Lehigh student Spencer Moros ’21 lost his grandmother to COVID-19 in March. Now, as training lieutenant with Lehigh University Emergency Medical Services (LUEMS), he is on the front lines in the university’s fight against the pandemic―helping the university to administer surveillance testing and to urge his Lehigh peers to follow safety protocols.
“This virus is real, and it's of dire importance that we help to mitigate it by socially distancing and practicing other safe habits,” Moros says. “Whether or not those around you are sick, they could still have the virus. Keep your circle small and do not take unnecessary risks.”
Moros is among approximately 12 student volunteers with LUEMS who are helping to ensure that the university’s Fall 2020 COVID-19 surveillance testing runs as smoothly and efficiently as possible. They collect samples and ensure the tests are taken properly, sanitize the test site areas and encourage everyone to wear face masks, maintain proper social distance and practice other safety protocols.
Prior to the pandemic, LUEMS was on call 24 hours a day, responding to emergency situations and managing a large group of student volunteers. Due to staffing challenges resultant of the pandemic, LUEMS is currently providing coverage only during "peak hours" weekdays, from 8 a.m. to 5 p.m. The City of Bethlehem EMS provides additional coverage during other times. LUEMS will return to normal 24/7 service in 2021.
Stephen Lewis ’04, the staff advisor to LUEMS, says Lehigh had to find a lot of qualified people in a short amount of time to help with the Fall 2020 COVID-19 surveillance testing on campus. The idea to use the group’s services came out of the Provost’s Office, he says..
In the last year, LUEMS has trained almost 150 faculty and staff members in first aid, CPR and how to use a defibrillator. Lewis says he thinks the success of that training led to LUEMS being asked to participate in the testing administration.
EMS student volunteer Thomas Perillo ’22 has been working multiple shifts at the surveillance testing site. He says he feels good about being able to help the Lehigh community in the fight against the pandemic.
“What we do is help facilitate the flow of the students who are going to be getting tested,” Perillo says. “This is the trail area that you see people walking through up to the tent and then we help with the registration of taking the test.”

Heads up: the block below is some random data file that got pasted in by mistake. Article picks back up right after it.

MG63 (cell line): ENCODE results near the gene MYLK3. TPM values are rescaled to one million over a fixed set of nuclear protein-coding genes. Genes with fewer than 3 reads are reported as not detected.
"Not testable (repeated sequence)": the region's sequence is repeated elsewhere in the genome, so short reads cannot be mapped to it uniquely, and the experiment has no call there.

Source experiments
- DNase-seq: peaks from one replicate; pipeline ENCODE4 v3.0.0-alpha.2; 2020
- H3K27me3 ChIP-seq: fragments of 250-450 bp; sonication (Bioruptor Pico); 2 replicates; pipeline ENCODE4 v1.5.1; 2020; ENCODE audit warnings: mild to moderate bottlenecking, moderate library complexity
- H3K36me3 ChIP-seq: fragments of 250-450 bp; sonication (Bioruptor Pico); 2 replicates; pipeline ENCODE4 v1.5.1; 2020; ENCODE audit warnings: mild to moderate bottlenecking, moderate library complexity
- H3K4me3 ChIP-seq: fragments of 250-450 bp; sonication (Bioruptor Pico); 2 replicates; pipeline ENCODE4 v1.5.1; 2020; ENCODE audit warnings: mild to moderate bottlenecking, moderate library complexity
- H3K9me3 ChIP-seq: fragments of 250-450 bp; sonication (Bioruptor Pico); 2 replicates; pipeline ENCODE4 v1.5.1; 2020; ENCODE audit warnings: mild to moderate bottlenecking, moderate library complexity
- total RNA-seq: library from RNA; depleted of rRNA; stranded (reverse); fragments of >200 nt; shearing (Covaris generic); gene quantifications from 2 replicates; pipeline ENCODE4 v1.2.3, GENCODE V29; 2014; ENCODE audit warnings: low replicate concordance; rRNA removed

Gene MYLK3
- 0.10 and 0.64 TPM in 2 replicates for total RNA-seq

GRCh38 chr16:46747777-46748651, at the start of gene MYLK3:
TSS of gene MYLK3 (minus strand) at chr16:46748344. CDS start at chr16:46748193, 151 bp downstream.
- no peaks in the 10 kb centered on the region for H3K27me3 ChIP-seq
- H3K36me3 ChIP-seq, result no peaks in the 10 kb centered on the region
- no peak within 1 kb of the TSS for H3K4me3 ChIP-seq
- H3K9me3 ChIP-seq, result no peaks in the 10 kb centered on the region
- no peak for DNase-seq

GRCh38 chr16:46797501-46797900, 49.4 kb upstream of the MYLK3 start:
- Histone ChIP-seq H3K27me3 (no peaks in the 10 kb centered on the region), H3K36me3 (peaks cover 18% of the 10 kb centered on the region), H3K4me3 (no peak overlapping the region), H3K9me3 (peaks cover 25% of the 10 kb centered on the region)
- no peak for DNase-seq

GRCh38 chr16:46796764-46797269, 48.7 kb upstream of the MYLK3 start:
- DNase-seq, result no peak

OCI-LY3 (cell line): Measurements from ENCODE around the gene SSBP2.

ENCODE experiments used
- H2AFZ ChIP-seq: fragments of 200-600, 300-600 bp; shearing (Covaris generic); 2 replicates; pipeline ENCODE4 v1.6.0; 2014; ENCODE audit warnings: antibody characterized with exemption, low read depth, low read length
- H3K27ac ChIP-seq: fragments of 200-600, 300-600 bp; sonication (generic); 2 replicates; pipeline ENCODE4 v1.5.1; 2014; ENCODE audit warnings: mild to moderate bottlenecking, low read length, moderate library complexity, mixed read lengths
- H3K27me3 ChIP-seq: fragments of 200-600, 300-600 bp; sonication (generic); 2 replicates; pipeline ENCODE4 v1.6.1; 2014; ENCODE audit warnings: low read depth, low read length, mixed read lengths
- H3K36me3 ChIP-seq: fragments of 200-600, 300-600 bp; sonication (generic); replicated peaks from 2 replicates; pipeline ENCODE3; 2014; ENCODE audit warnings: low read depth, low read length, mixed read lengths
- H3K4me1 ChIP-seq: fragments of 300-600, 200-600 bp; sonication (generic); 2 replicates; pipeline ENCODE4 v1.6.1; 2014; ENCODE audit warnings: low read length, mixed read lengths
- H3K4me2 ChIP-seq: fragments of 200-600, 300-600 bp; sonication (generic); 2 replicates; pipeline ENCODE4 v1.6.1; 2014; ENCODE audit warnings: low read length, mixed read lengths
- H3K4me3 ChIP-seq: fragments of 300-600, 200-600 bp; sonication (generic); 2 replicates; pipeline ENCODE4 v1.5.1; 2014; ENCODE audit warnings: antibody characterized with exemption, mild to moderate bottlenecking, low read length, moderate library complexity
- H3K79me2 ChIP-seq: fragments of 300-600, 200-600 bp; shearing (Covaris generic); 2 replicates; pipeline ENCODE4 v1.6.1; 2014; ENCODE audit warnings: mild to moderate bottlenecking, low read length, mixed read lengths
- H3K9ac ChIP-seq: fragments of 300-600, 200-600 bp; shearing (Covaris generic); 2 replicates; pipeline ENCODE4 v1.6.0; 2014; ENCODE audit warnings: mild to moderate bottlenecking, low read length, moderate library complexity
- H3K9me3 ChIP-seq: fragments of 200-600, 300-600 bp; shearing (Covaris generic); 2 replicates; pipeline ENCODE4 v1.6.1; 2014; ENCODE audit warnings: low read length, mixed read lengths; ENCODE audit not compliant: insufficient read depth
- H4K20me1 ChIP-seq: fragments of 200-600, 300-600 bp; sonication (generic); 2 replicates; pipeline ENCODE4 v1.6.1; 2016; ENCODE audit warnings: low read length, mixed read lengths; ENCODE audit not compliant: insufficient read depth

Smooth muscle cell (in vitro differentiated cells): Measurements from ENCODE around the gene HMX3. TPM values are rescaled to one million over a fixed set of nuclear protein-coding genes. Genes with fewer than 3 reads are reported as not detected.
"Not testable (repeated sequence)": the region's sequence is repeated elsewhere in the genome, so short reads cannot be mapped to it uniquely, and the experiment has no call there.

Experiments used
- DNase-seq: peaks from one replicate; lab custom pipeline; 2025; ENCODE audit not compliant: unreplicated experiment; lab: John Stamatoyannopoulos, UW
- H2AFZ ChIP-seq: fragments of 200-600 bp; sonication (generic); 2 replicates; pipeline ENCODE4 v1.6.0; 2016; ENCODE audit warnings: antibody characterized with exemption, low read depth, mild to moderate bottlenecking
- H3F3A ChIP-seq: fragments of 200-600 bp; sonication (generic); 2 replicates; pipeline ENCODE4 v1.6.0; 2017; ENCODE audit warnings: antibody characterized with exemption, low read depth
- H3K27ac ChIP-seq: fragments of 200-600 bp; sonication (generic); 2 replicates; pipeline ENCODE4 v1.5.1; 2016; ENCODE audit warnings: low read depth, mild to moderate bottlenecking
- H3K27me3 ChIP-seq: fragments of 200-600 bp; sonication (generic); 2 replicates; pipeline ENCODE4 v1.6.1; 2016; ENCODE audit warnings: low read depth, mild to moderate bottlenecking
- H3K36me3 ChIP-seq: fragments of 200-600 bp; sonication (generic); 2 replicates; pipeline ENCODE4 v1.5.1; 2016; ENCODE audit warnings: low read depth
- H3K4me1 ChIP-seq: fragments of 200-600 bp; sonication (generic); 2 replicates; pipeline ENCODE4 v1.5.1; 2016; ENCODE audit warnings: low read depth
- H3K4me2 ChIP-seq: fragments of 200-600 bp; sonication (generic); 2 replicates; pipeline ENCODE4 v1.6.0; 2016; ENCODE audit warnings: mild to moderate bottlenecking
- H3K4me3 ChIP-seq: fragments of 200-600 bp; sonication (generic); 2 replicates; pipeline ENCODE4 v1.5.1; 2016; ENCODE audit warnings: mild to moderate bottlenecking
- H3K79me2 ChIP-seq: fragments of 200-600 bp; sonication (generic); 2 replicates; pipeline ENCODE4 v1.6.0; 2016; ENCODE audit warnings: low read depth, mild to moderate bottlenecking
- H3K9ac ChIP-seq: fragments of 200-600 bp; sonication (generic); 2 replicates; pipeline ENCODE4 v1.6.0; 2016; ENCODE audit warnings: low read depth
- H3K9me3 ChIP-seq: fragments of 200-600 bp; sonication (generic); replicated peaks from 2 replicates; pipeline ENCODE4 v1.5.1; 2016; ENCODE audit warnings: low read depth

Perillo says he believes that the student EMS volunteers are making a difference.
“Since we’re Lehigh students, there’s that sense of trust and maybe a little more willingness to partake and listen to us because there’s a little more accountability,” he says. “You may know one of the EMS providers that are with our school’s EMS that are giving out the test, so I think it’s been beneficial in that regard too.”
As part of the students’ EMS training, they are taught to take personal safety precautions at all times to minimize any risks to their own health. Lewis says COVID-19 serves as a reminder that safety precautions are important, but the presence of infectious disease is nothing new to the medical field.
“We just assume everything is hazardous in one way or another,” Lewis says. “And we assume everybody has something that we don’t want to catch and take appropriate safety precautions at all times.”
LUEMS has been operating since 1991 in close partnership with the Lehigh University Police Department to care for the sick and injured. LUEMS supports not only the Lehigh University community, but they also reduce the stress on the City of Bethlehem’s EMS department.
When LUEMS is called, their main responsibility is to evaluate the situation and determine if a patient requires transport to a hospital. For minor injuries, LUEMS may treat the patient and/or advise them to seek consultation from the Health Center or a family physician.
When Lehigh is fully open, the number of students volunteering for LUEMS varies each semester. According to their 2019 Year in Review, LUEMS had 57 student volunteers and four professional staff members. LUEMS arrived to 56% of all calls in five minutes or less and to 87% of all calls in eight minutes or less; and throughout the whole year, there were 112 total calls with the top call categories being traumatic injury, sick person/general illness, and fainting/unconsciousness.
While a considerable number of LUEMS volunteers are planning a medical profession, Lewis says they have always had students interested in other careers, such as business and engineering, who participate simply because they enjoy the terms of service.
"LUEMS plays an important role in the health and safety of our community," says Provost Nathan Urban. "We are grateful to the staff and students who provide such an essential service, and who are now a key component of our surveillance testing program. Their commitment to the university's efforts to mitigate the spread of COVID-19 further highlights the critical nature of their work."
Story by Ally Wolloch